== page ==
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In 2019, Carter Stewart Jr. became a one-of-a-kind Japanese pro baseball player. On Sunday he looked like he is poised to join the ranks of Japan’s other top pitchers, striking out nine in five hitless innings in his first start against the Hokkaido Nippon Ham Fighters.

The eighth overall pick in Major League Baseball’s 2018 June draft, Stewart refused to sign with the Atlanta Braves and did what no other marquee American amateur had done, turn pro in Japan.

After signing a six-year deal with the Fukuoka SoftBank Hawks in 2019 that netted him a reported $7 million — far more than he likely could have earned in the United States over his first six seasons — Stewart made his first-team debut as a reliever this summer.

In four first-team relief appearances, the 198-centimeter Stewart had allowed six runs in 5⅓ innings.

“I’ve built myself up as a starter ever since I got to Japan,” Stewart told the team’s broadcaster, cable channel Sportslive-plus.

“Relieving was an opportunity and I’m glad I got that opportunity to see a lot of these batters and learn the ichi-gun (first-team) style, but generally I’m a starter and being able to settle into the game and go at my own pace is what I’ve built up to and what I’m used to.”

Doing what he is used to, Stewart — who started on short notice due to veteran lefty Tsuyoshi Wada’s injury — brushed the elbow guard of the first batter he faced, sending him to first as a hit batsman, but retired the next 15 batters.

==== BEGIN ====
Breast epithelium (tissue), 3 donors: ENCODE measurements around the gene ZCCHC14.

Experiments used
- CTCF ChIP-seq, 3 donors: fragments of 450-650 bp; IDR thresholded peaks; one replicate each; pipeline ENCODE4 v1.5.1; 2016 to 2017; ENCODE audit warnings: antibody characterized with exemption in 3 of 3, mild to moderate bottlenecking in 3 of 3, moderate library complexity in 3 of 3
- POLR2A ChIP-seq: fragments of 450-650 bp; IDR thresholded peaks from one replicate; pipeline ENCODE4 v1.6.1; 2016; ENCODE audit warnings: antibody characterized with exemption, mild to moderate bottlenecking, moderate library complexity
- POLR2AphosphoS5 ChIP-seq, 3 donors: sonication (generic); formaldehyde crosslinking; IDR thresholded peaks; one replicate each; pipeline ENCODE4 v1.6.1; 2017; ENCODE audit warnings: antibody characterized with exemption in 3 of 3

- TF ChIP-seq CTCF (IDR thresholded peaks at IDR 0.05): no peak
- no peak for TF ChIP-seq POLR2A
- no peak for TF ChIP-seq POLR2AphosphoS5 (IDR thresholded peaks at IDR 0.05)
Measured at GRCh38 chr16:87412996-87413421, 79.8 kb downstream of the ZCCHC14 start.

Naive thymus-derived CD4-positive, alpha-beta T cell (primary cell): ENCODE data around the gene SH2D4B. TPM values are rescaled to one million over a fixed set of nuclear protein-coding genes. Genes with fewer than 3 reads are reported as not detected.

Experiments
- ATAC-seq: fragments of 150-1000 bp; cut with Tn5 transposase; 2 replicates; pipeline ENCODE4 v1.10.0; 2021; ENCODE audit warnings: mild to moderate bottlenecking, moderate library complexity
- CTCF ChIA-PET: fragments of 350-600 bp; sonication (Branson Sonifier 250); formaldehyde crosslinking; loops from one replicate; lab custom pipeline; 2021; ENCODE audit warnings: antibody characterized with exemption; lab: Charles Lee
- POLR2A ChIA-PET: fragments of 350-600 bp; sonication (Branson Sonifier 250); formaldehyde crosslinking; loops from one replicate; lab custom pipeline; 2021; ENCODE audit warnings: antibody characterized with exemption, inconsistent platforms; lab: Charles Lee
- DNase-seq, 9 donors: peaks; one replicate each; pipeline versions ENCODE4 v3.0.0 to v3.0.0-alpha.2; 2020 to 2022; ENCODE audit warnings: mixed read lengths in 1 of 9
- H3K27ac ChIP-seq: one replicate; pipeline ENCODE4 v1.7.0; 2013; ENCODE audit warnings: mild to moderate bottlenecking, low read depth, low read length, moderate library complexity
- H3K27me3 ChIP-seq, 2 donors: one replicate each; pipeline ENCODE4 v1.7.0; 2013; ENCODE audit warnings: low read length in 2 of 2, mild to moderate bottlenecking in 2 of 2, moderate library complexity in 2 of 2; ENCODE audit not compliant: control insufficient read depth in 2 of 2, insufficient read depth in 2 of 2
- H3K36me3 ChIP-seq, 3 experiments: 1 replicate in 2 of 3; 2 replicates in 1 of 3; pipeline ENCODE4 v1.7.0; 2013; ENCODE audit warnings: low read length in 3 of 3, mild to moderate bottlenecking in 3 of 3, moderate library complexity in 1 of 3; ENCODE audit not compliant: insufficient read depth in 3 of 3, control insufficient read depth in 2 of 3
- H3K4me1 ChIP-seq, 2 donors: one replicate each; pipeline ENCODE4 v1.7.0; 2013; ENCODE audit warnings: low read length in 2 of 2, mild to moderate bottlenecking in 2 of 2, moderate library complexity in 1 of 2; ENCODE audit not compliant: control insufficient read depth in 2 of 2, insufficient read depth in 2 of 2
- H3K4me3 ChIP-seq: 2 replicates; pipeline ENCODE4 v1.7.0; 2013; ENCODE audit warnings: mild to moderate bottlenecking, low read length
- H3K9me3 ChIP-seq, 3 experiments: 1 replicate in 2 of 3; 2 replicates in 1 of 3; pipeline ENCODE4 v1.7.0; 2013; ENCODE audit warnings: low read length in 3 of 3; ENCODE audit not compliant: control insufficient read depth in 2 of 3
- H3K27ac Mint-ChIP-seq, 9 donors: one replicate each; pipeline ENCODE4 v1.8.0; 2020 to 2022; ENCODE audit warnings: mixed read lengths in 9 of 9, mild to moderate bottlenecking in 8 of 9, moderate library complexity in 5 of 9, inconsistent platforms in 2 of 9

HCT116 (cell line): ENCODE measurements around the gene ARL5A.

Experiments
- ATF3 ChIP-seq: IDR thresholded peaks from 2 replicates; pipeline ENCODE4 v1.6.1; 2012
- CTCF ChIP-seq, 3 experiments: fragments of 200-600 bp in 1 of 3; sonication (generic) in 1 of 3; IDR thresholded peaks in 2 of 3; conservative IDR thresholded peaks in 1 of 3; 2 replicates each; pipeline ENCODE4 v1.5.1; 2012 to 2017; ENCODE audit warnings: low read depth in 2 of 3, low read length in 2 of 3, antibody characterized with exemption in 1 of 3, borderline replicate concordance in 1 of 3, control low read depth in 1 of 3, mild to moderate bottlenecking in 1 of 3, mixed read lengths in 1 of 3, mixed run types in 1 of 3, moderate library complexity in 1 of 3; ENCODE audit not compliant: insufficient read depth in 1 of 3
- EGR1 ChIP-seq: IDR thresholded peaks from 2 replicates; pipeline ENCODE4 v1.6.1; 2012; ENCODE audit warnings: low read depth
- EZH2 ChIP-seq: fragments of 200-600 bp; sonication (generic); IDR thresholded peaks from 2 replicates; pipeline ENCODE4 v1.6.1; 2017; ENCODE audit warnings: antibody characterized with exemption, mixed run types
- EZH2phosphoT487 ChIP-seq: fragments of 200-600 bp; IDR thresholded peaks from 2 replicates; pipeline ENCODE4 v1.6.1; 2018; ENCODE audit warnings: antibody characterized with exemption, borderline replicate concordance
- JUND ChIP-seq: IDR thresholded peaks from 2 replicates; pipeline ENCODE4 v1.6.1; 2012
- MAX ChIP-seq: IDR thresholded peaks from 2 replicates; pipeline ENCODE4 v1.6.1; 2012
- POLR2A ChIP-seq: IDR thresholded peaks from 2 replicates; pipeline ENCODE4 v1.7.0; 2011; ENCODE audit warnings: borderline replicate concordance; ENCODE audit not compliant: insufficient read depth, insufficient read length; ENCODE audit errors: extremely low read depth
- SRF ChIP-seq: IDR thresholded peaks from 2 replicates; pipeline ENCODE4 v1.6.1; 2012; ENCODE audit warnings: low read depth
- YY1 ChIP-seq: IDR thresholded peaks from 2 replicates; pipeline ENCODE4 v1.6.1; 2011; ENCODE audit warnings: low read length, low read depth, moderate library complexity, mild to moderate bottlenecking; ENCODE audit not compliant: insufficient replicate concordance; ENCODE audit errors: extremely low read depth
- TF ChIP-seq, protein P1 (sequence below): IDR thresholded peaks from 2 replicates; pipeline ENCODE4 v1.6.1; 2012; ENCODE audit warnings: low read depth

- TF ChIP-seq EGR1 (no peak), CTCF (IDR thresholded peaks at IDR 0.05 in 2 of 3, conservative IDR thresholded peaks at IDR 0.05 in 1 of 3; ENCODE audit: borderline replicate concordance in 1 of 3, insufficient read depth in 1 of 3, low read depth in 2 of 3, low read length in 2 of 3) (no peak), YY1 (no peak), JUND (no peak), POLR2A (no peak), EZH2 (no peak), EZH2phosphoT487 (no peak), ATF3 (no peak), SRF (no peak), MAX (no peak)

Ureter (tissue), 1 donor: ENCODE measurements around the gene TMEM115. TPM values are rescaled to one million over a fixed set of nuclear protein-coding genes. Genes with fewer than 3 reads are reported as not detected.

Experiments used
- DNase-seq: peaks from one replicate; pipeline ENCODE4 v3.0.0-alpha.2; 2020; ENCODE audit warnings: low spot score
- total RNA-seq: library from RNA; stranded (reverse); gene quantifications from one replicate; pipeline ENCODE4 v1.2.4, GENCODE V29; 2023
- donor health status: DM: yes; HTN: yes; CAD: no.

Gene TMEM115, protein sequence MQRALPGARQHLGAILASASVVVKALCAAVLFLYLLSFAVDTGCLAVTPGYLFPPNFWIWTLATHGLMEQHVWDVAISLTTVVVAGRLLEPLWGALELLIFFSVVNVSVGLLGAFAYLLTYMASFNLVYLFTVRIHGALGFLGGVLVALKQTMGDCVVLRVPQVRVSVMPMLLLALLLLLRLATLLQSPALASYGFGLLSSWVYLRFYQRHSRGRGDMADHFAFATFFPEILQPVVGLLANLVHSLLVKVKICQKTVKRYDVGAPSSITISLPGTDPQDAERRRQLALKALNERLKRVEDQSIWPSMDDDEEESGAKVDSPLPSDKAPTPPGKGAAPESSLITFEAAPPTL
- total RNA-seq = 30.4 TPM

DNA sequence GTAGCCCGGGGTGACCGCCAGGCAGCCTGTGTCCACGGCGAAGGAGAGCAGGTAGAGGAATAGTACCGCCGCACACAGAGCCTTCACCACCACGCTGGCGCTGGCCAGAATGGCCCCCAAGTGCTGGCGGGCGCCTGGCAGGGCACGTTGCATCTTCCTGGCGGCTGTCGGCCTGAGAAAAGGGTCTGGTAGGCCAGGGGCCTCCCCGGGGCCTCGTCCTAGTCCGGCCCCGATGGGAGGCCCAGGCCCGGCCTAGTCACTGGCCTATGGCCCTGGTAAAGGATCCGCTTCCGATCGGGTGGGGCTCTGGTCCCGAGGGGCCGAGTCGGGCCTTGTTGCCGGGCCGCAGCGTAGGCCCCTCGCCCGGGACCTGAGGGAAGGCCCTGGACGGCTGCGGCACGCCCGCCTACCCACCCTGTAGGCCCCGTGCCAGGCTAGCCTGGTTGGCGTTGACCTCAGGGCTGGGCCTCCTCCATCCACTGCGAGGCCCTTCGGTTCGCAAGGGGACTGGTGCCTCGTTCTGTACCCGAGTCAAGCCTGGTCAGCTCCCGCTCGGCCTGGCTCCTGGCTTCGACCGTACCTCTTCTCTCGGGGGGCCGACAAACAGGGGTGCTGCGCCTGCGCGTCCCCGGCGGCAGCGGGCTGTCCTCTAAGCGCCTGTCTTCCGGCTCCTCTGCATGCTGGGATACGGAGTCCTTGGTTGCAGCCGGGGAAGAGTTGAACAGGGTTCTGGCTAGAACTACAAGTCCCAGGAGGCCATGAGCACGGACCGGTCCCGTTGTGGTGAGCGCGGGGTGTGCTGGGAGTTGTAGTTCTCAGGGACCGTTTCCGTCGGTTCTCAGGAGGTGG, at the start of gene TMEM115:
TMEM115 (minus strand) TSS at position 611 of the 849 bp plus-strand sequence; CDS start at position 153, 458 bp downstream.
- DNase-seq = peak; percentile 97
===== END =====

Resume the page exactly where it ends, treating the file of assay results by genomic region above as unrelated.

Stewart gave up a couple of hot shots, and novice outfielder Kenta Tanigawara saved him from allowing a leadoff extra-base hit in the fourth inning. But otherwise Stewart — who made batters swing under his fastball and over his slider and curve — looked like the pitcher who had overpowered batters for the Hawks’ Western League farm team.

Five Hawks relievers worked to preserve the scoreless draw.

“I was happy to get the first start under my belt,” Stewart said. “It came in a tough situation with Wada getting hurt, (with) not a lot of time but I went out and did the best I could.”

“It got a little bit unlucky (with the hit batter). Overall, getting that first out was really big for me and I was able to cruise from there on.”

In 10 minor league games this season, Stewart posted a 6-0 record with a 1.47 ERA, while striking out 51 batters and walking 19 over 49 innings.

It remains to be seen when Stewart will get another shot. Teams in Japan typically send youngsters back down after a big debut to take the measure of things.

“I don’t know when that (next start) is going to be,” Stewart said after the game. “I’ll prepare for my next start and hopefully that will go as well if not better.”

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